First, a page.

As many throughout the Midwest begin digging out from a weeks worth of snow, ice and brutal temperatures, some communities have sent out a call for help.
The City of San Augustine, Texas, a community of about 2,000, located about 30 minutes from the Louisiana border, is one of those communities looking for help. Snow and ice have devastated their electrical facilities and many of their residents have been left without light or electric heat.
On Friday morning, the Harrisonville Electric Department will send both staff and equipment to San Augustine, as part of a mutual aid request through the Missouri Public Utility Association.
Once they arrive, staff will join other communities who have responded to the mutual aid call, restoring power to those hit hardest by the brutal storm.
The City of Harrisonville is proud of the sacrifice our staff will be making, as they brave dangerous conditions to meet a vital need for those hit hardest by this extreme weather. Throughout our history, Harrisonville has always been a community ready and willing to lend a hand when a community is facing hardship. This opportunity to partner with the City of San Augustine is no different.
According to reports, more than 350,000 Texas residents are still without power. So far, at least 30 deaths have been attributed to the storm, with 11 of the victims being from Texas.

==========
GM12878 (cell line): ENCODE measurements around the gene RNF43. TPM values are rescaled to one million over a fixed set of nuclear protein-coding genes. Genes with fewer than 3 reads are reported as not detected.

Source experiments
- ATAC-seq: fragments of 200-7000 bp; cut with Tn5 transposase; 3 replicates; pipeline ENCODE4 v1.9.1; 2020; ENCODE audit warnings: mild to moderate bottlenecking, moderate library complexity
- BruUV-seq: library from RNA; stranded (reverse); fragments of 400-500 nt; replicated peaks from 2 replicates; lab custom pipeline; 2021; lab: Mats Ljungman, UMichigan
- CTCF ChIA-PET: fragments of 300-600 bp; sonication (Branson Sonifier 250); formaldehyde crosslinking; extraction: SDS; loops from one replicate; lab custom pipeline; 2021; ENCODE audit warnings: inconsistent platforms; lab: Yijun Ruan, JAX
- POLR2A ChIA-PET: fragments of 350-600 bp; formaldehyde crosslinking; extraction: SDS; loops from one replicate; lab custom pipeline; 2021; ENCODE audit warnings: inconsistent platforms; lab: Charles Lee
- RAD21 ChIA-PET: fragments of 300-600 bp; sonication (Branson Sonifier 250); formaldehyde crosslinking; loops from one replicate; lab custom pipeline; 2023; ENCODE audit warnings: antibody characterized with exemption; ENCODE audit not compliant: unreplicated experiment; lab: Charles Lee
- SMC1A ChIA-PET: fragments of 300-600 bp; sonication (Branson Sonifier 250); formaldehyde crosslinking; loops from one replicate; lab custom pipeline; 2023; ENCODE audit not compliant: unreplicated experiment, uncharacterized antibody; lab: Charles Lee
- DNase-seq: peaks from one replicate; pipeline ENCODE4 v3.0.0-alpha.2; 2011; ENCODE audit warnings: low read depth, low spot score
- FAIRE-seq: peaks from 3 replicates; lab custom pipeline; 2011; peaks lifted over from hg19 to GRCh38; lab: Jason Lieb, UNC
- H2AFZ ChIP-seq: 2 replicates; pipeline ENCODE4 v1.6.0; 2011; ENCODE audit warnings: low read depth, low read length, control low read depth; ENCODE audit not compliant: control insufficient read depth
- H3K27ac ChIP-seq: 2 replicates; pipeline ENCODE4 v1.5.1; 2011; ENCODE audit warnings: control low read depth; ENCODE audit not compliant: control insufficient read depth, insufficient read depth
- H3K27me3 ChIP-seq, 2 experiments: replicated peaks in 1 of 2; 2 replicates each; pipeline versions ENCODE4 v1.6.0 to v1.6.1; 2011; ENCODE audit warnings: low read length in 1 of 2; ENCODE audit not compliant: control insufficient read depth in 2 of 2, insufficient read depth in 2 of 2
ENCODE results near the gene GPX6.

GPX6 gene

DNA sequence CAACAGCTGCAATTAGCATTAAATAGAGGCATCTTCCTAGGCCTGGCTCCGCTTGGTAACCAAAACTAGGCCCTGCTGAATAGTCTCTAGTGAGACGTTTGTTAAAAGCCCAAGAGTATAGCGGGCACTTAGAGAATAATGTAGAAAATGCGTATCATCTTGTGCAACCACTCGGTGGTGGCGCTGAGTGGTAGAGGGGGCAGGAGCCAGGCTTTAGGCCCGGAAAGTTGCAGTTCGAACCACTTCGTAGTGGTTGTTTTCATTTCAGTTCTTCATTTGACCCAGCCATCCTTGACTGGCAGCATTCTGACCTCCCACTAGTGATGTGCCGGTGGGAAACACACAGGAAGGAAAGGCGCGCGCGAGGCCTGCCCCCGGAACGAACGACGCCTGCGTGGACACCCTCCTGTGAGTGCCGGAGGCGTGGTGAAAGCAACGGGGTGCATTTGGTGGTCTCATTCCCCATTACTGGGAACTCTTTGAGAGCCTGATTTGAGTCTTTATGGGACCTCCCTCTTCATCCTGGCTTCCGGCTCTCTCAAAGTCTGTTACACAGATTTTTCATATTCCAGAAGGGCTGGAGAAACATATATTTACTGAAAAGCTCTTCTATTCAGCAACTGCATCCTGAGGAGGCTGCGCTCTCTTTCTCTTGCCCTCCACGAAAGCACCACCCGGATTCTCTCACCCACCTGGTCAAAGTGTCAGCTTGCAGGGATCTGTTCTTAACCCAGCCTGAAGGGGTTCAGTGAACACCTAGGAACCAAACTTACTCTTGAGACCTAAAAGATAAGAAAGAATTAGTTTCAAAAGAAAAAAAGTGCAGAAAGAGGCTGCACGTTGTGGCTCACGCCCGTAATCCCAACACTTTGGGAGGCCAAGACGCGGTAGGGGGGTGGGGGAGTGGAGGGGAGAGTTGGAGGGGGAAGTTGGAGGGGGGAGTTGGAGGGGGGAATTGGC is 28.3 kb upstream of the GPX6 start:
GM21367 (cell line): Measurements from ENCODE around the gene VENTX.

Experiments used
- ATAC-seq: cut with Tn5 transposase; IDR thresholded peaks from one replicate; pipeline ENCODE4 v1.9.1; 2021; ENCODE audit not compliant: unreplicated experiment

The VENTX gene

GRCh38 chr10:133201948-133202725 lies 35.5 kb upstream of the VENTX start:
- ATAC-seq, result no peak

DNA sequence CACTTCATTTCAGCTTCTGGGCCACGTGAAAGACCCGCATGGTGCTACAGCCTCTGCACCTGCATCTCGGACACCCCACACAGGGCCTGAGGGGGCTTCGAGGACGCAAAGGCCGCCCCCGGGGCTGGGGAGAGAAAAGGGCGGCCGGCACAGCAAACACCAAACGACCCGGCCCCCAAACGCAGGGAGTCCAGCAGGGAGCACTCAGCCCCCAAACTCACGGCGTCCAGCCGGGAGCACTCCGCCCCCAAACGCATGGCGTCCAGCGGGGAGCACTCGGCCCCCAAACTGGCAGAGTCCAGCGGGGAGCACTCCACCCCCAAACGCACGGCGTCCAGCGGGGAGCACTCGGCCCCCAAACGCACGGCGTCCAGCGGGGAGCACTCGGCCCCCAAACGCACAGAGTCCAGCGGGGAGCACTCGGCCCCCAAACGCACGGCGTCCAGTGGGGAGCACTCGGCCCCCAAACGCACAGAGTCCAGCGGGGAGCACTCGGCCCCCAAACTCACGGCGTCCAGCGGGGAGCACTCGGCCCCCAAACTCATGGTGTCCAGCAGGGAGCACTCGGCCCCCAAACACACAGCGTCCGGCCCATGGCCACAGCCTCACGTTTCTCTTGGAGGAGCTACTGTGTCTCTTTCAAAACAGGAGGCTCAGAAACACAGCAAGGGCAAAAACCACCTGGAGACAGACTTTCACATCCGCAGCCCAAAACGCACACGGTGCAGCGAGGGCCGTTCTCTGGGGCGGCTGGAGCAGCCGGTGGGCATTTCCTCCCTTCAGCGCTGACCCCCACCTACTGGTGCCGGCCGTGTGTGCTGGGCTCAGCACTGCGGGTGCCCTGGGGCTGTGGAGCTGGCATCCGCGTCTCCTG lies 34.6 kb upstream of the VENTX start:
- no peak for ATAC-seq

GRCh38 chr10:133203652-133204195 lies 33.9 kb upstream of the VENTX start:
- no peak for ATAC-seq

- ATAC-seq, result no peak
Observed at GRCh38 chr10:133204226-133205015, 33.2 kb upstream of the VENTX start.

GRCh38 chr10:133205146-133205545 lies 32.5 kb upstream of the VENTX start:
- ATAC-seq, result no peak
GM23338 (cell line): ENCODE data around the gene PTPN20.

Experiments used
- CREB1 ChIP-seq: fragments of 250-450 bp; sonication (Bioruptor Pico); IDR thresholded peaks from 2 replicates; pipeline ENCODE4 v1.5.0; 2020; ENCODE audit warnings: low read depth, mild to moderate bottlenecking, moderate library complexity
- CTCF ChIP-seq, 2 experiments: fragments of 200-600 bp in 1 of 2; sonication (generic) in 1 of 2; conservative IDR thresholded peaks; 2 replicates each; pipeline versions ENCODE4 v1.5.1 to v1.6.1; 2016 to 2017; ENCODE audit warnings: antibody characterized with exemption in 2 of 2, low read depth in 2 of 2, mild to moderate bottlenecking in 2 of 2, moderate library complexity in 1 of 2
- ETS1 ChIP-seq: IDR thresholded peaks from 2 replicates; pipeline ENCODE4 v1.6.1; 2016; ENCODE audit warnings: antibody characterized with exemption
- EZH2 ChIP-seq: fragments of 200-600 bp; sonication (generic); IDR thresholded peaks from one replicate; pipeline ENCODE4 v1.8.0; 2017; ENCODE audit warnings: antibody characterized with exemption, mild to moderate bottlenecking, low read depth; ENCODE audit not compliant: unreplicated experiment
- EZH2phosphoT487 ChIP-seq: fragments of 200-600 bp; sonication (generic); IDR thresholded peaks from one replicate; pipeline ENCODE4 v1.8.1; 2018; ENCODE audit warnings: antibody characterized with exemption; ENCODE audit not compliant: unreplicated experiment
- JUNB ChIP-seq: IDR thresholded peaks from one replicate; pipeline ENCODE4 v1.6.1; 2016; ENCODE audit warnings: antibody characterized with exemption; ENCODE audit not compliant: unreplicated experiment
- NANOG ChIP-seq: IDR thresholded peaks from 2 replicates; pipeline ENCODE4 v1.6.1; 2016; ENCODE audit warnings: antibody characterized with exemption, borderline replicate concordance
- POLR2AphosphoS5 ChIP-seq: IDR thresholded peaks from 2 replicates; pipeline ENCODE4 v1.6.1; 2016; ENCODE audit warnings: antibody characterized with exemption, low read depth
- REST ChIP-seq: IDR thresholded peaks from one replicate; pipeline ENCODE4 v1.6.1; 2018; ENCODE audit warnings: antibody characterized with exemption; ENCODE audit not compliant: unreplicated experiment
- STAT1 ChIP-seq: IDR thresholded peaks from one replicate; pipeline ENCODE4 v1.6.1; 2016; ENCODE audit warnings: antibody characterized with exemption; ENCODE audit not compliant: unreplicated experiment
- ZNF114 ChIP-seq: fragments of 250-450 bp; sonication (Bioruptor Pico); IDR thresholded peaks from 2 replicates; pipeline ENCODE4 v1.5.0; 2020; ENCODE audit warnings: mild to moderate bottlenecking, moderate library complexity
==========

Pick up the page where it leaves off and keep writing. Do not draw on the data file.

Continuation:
To make matters worse, nearly a quarter of Texans are under boil water advisories as water treatment plants lost power early in the week.
Forecasters are tracking a second winter storm bringing bitter-cold temperatures and snow through southern states before it works its way up the east coast. The storm is expected to bring more snow and ice to many areas of the country, including the South, Midwest and Northeast, AccuWeather meteorologist Bernie Rayno said. As the storm advances to the northeast through Friday, snow is forecast to fall along a 2,000-mile-long swath from northwestern and north-central Texas to northern Maine, AccuWeather said. Freezing rain and sleet will occur to the south and east of the snow zone, extending from central Texas to southeastern New York state.